People ask why I research computer history. The reason why is that past is prologue and early programming pioneers and their innovations may provide insight into our dilemmas today. Our STEM problems of low percentages of women and minorities entering computer science may lay in a misunderstanding of the past.
In twenty years of research of the ENIAC Programmers, I learned two things. First, that women (and men) engaged in incredible acts of computing innovation during and just after WWII, and this work established the foundation of modern computing and programming. Second, some historians oppose the telling of a more complete computing history and seem determined to maintain an "all white, all male" view of history. But that is not what the past shows us.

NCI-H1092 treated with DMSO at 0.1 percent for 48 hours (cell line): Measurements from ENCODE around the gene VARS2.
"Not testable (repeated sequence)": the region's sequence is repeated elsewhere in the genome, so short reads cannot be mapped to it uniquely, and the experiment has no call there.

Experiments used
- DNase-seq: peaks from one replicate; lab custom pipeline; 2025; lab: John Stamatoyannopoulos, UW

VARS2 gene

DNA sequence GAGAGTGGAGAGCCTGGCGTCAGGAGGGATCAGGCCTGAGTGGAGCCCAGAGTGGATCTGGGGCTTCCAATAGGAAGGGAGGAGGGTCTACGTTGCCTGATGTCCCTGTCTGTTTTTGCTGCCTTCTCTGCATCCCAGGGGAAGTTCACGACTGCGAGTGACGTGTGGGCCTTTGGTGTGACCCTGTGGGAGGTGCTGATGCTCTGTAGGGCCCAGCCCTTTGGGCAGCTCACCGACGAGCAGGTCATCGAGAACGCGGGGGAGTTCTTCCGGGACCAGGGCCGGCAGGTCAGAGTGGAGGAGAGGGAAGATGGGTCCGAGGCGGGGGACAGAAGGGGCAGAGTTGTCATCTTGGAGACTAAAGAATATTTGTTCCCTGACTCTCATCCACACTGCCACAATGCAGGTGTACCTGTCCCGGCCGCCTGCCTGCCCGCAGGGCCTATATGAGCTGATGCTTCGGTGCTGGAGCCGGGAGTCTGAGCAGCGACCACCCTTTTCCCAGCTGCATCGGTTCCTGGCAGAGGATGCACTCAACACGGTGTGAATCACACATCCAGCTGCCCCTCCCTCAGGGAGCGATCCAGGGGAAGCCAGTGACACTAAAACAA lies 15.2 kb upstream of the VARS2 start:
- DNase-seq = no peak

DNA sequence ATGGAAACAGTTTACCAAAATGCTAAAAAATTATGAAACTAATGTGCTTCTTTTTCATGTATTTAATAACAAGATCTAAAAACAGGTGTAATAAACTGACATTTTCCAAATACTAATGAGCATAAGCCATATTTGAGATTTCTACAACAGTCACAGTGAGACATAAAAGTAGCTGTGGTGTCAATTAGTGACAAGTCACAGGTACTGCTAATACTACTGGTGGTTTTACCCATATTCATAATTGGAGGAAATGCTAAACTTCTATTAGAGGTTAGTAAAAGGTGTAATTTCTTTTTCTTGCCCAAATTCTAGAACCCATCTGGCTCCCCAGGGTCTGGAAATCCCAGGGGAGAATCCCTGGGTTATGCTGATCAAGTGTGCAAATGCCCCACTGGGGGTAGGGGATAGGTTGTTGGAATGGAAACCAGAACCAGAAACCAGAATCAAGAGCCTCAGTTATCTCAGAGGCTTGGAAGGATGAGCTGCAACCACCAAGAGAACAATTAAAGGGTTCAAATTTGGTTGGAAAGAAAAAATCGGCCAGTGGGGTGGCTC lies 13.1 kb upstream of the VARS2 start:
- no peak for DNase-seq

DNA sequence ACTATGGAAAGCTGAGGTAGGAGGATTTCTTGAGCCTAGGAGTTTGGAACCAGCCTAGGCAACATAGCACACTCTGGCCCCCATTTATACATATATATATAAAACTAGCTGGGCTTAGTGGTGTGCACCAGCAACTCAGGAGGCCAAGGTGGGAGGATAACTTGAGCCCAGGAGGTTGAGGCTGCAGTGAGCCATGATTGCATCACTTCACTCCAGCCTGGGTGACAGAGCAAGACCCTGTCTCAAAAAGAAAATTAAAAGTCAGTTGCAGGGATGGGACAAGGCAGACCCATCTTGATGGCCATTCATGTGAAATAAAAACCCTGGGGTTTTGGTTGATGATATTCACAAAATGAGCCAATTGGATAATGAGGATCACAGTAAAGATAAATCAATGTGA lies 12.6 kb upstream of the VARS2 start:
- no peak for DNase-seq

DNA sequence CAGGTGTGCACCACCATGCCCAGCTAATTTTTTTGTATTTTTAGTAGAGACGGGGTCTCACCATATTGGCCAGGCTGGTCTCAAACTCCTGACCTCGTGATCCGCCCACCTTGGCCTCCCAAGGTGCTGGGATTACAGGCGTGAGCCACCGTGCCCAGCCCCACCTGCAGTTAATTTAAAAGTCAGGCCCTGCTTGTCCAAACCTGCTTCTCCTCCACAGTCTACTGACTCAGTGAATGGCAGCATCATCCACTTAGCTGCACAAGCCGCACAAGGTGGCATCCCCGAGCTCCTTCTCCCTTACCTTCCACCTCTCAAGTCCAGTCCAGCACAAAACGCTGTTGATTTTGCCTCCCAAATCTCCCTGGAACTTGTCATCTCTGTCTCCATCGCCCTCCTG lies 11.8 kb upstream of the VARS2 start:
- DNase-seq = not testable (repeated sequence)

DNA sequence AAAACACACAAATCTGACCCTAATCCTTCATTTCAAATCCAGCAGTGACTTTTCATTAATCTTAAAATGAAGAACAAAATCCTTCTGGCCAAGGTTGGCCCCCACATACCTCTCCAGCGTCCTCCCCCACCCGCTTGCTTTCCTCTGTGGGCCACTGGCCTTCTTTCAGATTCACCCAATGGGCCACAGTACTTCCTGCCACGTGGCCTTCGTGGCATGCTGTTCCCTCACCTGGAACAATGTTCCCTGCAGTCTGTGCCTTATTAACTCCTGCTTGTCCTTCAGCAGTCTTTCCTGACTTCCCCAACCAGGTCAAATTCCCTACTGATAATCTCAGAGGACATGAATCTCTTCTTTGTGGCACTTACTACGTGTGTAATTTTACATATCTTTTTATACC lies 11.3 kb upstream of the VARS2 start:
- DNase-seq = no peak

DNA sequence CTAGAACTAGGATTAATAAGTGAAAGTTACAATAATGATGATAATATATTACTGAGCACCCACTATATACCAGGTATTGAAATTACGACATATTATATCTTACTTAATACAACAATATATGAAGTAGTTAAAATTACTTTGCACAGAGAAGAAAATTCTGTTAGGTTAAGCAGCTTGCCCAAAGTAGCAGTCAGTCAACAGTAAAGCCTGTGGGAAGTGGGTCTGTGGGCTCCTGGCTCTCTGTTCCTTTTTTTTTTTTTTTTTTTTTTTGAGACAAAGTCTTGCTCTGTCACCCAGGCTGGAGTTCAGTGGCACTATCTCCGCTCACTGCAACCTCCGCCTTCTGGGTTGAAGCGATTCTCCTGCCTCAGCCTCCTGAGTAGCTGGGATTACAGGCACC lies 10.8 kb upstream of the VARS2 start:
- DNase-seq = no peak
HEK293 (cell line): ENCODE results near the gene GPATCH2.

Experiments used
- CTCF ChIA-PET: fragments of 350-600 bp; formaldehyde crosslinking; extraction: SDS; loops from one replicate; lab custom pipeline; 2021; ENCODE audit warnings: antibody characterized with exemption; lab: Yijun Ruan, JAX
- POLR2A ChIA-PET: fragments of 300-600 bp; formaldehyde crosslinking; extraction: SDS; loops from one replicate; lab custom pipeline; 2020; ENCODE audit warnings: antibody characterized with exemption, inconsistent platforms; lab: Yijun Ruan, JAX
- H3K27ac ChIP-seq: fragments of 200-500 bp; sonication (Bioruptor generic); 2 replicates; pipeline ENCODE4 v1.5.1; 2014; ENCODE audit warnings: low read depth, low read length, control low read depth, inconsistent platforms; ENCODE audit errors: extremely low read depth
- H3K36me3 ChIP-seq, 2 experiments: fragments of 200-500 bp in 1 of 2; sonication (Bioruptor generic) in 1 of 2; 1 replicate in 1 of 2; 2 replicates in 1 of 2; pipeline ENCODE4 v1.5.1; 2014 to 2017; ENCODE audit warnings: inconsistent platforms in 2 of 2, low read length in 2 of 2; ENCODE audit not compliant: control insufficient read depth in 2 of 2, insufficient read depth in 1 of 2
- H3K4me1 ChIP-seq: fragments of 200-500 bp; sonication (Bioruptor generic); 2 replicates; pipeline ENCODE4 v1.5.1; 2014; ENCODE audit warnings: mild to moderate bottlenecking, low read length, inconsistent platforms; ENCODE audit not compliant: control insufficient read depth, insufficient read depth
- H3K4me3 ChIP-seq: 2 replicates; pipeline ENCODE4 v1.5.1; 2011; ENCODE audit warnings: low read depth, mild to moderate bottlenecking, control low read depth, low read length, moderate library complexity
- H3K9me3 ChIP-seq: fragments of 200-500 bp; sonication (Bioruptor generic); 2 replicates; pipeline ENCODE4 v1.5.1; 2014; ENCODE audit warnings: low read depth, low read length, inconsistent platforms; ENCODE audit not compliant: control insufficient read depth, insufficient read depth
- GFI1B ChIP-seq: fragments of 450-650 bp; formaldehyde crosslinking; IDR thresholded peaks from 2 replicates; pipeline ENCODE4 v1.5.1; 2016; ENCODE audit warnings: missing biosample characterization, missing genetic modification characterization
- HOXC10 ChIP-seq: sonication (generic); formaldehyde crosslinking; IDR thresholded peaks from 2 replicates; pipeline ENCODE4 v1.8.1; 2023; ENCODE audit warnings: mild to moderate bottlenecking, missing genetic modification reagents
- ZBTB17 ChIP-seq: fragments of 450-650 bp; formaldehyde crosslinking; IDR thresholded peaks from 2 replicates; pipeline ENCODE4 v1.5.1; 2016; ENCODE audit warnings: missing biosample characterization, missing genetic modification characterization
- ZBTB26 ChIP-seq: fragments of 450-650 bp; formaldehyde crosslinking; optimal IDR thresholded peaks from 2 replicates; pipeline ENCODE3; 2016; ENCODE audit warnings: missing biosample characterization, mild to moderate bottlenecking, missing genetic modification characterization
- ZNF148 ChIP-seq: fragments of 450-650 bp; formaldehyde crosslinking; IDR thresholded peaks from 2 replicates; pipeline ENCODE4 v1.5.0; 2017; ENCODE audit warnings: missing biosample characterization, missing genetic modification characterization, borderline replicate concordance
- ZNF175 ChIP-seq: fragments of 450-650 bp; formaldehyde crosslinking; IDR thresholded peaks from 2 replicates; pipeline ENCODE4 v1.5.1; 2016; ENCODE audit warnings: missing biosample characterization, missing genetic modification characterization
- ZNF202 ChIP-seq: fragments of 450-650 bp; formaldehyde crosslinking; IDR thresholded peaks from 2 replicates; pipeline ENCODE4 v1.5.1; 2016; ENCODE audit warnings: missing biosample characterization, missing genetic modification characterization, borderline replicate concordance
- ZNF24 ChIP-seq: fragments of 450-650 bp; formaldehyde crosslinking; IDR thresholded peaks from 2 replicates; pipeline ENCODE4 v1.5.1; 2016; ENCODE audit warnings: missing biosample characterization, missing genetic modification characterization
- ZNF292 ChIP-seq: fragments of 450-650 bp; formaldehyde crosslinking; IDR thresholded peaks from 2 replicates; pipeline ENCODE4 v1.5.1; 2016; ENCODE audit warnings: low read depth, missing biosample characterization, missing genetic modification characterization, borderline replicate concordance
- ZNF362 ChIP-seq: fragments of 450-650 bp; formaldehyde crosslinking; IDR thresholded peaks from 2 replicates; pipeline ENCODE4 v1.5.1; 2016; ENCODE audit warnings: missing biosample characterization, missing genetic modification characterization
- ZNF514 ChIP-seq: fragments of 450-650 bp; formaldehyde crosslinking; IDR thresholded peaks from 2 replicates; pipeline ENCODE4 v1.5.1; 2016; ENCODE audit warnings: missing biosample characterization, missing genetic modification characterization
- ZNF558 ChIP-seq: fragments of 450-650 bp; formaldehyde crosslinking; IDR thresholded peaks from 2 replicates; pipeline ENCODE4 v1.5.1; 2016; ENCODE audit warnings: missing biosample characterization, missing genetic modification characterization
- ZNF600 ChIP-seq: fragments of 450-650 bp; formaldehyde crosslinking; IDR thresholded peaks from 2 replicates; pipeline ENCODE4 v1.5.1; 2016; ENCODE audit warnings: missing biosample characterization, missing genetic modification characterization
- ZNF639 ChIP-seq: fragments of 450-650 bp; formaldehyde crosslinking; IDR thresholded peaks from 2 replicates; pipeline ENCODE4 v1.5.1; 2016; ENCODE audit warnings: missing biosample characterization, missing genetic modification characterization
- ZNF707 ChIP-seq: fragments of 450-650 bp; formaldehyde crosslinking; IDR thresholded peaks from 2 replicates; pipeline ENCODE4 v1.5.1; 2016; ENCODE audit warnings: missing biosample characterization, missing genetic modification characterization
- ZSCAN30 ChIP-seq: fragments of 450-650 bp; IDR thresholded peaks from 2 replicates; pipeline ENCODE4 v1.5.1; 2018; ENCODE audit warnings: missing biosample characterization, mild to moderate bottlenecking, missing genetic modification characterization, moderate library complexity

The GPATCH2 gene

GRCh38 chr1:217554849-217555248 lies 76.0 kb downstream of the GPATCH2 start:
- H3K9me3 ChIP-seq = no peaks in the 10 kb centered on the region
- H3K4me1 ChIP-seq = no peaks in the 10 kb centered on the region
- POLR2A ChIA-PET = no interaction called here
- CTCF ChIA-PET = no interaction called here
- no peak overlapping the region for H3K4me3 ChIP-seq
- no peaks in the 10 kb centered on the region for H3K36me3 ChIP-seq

Innovation drives need and need drives invention. The great ENIAC computer is one great example—the world's first modern computer (all-electronic, programmable, general-purpose) commissioned in 1942 during the dark days of WWII. The story is one that shows us a fascinating and diverse group of inventors.
From Freedom to Tinker
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